Know the Issue

When gaming habits become gambling problems.

The earlier people are introduced to gambling, the more likely they are to become problem gamblers as adults – and too many young people are at-risk. Many of the games youth play for hours on end simulate the same excitement experienced by gamblers. Opportunities for instant upgrades, mystery loot boxes and games of chance flash across the screen every time they log in. If problem gambling isn’t halted early among kids, it can have consequences that affect the rest of their lives. The resources available through Change the Game are designed to help educate and inform adults and the young people in their lives about the problem.

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Unlock the Numbers

Did you know...

6.5% of 14–21 year-olds are at risk for problem gambling.

Children introduced to gambling by age 12 are four times more likely to develop a gambling problem.

Many gaming apps are marketed to 2–17 year-olds.

The reality of youth gambling

The warning signs:

Students miss classes or entire school days with no explanation.

Grades suddenly drop or assignments aren’t being completed.

Disinterest towards extracurricular activities

Behavior becomes more secretive, defensive or aggressive.

There’s an increased interest in money and value of possessions.

They speak openly about an interest in gambling or borrowing money.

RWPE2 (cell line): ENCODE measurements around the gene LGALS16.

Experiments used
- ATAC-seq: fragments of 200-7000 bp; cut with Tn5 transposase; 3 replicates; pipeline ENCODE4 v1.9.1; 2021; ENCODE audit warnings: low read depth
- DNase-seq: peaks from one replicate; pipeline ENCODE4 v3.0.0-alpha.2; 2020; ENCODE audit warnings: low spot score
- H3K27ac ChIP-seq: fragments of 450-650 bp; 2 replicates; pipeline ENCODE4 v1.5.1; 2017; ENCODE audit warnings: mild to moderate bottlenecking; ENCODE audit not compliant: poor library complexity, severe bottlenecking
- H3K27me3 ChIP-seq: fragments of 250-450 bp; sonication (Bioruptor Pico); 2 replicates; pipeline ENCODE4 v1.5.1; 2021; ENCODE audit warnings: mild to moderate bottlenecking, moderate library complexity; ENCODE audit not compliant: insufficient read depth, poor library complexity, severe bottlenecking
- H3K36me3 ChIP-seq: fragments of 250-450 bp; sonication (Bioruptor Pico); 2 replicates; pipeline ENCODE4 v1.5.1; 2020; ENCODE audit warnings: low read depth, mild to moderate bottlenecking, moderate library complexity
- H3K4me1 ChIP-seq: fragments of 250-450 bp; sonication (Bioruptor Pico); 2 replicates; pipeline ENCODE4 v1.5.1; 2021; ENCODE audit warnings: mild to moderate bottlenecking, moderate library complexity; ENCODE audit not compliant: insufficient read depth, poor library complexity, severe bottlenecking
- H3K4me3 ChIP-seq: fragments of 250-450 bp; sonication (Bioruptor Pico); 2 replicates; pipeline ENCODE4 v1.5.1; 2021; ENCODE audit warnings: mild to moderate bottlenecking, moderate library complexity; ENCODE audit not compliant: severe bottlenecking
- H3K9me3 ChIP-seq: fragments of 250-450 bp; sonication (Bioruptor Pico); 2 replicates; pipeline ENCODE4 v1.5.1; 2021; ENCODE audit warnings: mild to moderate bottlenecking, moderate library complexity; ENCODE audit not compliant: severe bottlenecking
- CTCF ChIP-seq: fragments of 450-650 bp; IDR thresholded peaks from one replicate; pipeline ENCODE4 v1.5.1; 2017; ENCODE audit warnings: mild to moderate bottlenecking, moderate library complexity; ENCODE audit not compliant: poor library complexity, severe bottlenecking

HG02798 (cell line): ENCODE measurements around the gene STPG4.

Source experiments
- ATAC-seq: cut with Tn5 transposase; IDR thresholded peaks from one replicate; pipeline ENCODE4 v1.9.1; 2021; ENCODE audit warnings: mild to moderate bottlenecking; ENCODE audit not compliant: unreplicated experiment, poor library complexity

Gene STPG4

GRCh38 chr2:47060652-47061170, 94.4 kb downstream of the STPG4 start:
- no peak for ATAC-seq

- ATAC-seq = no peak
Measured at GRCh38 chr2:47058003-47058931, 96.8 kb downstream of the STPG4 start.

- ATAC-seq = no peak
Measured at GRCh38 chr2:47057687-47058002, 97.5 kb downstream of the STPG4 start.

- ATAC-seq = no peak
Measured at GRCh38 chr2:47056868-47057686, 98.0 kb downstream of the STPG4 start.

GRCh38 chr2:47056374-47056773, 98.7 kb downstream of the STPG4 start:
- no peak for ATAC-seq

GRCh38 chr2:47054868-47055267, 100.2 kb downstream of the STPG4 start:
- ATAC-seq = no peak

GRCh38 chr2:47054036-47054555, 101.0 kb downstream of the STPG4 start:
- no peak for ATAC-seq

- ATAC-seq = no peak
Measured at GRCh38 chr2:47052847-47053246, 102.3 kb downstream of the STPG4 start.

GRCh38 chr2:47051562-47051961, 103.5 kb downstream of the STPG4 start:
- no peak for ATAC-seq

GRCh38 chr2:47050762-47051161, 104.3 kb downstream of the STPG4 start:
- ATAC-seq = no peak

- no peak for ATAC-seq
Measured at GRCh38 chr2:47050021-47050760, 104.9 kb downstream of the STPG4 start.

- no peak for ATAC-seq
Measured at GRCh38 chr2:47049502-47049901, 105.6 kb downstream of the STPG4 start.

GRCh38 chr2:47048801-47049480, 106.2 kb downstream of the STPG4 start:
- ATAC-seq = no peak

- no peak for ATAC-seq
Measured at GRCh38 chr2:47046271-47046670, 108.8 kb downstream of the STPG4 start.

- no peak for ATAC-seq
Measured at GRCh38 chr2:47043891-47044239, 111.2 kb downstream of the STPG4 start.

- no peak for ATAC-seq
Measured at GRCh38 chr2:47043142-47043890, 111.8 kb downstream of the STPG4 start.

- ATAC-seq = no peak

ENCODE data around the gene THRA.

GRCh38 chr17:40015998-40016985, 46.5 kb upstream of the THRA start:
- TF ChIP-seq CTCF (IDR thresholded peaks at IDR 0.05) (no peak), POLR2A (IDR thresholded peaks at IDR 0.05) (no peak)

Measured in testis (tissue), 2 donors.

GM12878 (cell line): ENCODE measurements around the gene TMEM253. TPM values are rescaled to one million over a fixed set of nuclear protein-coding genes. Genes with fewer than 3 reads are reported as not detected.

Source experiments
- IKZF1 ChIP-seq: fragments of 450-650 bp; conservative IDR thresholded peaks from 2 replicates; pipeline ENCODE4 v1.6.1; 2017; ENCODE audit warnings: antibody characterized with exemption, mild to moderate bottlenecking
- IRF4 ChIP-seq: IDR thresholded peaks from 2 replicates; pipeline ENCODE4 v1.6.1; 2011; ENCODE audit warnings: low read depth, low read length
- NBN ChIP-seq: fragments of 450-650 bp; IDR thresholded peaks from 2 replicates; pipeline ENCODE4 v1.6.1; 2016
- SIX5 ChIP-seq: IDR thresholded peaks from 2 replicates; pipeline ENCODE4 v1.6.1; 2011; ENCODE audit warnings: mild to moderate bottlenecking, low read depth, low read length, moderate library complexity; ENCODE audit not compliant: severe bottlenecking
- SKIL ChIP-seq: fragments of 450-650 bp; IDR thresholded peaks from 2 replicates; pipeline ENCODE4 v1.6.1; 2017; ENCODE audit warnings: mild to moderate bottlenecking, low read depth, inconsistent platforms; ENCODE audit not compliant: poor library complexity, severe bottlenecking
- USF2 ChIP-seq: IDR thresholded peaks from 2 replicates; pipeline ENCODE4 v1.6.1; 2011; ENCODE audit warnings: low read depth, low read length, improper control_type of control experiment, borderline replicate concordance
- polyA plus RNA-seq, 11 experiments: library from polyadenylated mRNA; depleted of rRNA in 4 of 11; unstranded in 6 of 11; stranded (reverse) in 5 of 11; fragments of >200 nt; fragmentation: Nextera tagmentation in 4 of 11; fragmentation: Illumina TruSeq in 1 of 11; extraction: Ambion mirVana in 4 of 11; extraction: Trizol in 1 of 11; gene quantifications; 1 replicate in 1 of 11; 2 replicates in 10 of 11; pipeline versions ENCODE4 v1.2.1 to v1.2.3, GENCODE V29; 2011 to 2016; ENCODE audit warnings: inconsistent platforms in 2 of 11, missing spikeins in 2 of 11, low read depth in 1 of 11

Youth gambling in Ohio

Who's at risk?

Gambling-inspired gaming apps are marketed toward children as young as 2.

High school students find the lure of “big wins” hard to resist.

College students away from home for the first time have money to game with and no oversight.

It's time for a reality check

What are the consequences?

Students may lose money they need for school materials or meals.

Students may neglect their studies or part-time jobs.

Emotional stress and depression can build in children and teens.

Increased risk for delinquency and crime.

Students may end up with many damaged relationships.

Increased risk for substance use and abuse.

The Solution

We all have a role in prevention.

Establish limits on game time.

Go analog with family board game nights.

Use Parental Controls on devices.

Get educated

The warning signs are right in front of you.

Talk about the risks.

Learn how to start the conversation with your kids.

Missed classes? Dropping grades?

Know the signs of problem gambling in students.

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Do the games you play put you at risk?